Auken presents this process as five building blocks that we’ve expanded upon based on our own experience:

1. Building your own Mindfulness Practice

The very first thing we talked about at our recent Coaching Certification Retreat was the importance of self-awareness and self-care for effective leadership, which is directly related to the importance of building your own mindfulness practice. This process can be a simple thing at first, and over time, and with consistent practice, it will grow and evolve as you begin to. Gentle, movement-based practices that connect the mind and body work well, like walking, yoga, Pilates, or Tai Chi. You can also do a seated practice, simply focusing all of your attention on your in and out breath. “Breathing in I know that I’m breathing in, Breathing out I know that I’m breathing out.” The key is wherever you’re at, be there. You’re not just going for a walk to think about all of the things that went wrong that day or stress about what’s to come- you’re going to get out of your head and notice the sensations in your body and the aspects of your environment in that present moment. By incorporating this kind of grounding practice into your day, you’re setting yourself up to be a more effective, present leader.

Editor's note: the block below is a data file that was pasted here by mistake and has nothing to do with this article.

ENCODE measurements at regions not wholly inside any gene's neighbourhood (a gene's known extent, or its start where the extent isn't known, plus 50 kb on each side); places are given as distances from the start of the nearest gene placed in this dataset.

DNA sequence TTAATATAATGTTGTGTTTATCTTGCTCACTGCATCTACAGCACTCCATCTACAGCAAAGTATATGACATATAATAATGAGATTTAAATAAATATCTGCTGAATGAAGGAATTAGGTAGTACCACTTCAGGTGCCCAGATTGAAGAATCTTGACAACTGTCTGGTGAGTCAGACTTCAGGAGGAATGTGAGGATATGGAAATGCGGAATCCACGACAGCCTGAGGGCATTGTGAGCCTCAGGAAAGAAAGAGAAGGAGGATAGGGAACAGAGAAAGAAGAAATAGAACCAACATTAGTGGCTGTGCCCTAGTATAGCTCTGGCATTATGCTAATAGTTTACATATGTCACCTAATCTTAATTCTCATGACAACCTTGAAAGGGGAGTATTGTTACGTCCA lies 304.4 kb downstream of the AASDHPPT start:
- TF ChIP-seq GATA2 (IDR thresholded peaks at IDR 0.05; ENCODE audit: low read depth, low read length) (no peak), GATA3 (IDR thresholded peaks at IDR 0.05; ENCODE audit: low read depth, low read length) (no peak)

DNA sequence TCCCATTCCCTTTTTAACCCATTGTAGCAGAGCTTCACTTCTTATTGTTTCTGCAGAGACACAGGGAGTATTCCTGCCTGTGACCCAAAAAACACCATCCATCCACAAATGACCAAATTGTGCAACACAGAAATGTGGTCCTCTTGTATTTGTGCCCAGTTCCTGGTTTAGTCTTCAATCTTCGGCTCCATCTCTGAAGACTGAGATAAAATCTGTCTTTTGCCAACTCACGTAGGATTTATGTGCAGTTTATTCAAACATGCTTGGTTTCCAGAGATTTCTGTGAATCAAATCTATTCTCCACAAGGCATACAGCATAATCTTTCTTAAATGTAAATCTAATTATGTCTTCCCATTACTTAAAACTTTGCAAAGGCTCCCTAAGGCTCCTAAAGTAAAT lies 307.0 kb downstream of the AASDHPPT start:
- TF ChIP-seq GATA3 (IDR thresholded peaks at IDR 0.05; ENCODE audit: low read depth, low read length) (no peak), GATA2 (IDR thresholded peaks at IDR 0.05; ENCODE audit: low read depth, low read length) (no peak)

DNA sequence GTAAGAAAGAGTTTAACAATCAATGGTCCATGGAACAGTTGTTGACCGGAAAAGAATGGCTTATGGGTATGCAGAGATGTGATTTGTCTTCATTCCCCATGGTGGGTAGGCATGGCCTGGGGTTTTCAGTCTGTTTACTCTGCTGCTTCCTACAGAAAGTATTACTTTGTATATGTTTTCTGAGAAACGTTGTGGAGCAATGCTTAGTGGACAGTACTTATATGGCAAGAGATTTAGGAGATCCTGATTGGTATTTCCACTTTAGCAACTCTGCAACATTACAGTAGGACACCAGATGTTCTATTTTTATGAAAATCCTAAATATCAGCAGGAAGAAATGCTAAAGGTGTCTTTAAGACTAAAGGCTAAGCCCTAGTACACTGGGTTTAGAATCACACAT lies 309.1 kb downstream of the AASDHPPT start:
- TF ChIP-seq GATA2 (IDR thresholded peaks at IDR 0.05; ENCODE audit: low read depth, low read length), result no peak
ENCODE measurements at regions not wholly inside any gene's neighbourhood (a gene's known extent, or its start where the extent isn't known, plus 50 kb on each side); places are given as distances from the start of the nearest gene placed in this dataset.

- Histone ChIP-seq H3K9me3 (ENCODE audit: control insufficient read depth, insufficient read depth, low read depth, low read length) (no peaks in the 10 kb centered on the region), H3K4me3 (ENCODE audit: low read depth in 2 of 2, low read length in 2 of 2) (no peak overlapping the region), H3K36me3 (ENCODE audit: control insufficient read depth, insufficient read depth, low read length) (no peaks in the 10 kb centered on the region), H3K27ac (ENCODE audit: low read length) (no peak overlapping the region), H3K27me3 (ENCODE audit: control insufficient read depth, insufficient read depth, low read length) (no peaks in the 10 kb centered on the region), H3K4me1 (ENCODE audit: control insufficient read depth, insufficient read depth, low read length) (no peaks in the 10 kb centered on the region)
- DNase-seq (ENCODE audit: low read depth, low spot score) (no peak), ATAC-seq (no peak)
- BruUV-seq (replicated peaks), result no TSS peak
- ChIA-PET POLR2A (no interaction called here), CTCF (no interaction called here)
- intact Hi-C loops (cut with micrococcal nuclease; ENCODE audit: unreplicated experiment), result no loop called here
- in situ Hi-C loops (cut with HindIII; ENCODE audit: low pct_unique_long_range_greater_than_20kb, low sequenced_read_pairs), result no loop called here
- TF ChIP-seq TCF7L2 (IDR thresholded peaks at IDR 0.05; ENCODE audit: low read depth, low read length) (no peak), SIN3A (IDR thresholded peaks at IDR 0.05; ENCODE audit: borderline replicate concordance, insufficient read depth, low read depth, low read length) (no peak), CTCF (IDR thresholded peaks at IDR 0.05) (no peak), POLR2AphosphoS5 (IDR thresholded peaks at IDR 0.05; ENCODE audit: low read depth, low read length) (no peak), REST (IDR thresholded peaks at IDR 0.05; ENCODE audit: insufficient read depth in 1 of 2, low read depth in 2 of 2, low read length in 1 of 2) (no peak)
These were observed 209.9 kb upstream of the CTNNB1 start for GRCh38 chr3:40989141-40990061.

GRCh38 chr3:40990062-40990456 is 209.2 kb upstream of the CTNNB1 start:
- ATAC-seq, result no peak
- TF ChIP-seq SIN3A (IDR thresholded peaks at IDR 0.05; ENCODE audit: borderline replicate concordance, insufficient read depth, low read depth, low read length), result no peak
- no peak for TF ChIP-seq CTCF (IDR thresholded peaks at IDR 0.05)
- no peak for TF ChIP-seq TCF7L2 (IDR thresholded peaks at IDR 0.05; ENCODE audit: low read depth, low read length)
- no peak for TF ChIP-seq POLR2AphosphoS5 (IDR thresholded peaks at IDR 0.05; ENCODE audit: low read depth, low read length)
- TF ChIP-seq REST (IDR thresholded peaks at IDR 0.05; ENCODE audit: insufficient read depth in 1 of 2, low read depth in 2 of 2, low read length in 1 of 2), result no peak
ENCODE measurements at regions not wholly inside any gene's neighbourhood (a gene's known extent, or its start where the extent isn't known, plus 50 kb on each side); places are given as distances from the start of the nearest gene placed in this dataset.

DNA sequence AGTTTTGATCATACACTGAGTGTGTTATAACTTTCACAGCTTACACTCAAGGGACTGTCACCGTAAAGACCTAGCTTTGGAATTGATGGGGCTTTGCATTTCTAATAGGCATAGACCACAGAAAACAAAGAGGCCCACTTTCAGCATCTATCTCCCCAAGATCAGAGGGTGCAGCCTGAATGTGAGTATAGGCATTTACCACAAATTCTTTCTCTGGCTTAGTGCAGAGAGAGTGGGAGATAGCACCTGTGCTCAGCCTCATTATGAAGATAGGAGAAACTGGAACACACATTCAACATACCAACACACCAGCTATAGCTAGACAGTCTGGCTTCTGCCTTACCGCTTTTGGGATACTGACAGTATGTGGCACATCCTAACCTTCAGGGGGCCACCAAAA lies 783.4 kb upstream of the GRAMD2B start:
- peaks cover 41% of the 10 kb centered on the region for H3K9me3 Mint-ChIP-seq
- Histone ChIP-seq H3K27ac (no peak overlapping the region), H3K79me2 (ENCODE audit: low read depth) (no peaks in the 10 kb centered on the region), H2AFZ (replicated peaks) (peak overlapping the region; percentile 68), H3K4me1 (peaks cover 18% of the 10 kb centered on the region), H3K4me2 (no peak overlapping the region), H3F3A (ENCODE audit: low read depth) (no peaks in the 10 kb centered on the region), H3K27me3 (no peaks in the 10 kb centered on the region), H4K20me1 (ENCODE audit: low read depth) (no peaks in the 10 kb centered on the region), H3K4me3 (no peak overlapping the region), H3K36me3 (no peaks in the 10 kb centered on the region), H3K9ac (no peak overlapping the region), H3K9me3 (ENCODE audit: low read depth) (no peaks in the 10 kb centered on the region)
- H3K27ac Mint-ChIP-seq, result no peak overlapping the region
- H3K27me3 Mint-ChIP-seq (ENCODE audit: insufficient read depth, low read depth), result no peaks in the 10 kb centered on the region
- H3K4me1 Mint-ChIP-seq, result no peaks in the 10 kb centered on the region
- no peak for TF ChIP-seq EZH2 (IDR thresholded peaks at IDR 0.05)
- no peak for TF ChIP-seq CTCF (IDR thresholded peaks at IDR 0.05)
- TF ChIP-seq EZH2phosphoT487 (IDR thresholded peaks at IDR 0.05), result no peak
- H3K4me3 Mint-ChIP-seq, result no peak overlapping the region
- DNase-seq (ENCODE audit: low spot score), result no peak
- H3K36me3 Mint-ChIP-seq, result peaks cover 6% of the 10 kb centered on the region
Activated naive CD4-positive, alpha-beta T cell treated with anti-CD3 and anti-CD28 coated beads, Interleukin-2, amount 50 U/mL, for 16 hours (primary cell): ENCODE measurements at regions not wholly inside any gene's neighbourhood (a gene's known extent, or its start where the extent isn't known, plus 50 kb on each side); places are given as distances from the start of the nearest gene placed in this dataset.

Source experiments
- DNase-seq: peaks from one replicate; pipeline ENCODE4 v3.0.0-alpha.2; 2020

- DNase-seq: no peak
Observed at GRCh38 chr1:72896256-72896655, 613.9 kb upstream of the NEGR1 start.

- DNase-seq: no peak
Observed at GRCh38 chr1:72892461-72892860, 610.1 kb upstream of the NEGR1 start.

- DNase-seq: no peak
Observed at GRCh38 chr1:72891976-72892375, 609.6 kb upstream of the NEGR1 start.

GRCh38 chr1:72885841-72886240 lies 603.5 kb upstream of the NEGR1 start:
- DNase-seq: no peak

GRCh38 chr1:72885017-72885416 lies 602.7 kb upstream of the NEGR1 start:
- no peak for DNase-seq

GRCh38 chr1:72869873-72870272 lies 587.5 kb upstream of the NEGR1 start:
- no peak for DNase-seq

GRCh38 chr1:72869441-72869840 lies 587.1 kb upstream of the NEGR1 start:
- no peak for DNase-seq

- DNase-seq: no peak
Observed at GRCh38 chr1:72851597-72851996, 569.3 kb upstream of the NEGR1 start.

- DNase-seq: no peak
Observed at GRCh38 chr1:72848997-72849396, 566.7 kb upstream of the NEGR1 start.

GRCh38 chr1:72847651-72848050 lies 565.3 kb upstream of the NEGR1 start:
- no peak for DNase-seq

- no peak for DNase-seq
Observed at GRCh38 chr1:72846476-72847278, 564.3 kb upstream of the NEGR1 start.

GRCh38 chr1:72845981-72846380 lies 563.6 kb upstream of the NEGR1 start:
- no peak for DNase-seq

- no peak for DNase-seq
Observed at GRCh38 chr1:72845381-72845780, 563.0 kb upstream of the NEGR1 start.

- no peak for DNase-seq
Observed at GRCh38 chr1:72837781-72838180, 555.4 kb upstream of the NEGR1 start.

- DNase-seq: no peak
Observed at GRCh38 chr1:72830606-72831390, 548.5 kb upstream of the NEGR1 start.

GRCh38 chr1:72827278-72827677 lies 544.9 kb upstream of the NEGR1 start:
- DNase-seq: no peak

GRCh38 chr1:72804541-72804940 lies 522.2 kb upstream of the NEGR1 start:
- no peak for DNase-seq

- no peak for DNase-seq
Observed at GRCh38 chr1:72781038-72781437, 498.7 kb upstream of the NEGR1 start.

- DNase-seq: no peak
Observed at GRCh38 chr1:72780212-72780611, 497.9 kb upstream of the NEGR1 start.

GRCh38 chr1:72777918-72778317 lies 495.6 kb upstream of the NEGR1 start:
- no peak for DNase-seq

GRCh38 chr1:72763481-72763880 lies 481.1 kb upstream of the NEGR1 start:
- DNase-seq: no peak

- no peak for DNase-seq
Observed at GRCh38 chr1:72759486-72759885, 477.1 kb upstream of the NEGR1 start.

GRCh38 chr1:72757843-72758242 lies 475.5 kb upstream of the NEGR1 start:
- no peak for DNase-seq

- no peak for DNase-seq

Here are a few guided mindfulness practices that our CEO, Rick Breden, utilizes in his daily routine that you may want to give a try. See what resonates with you and make it your own! 

2. Becoming Mindful toward yourself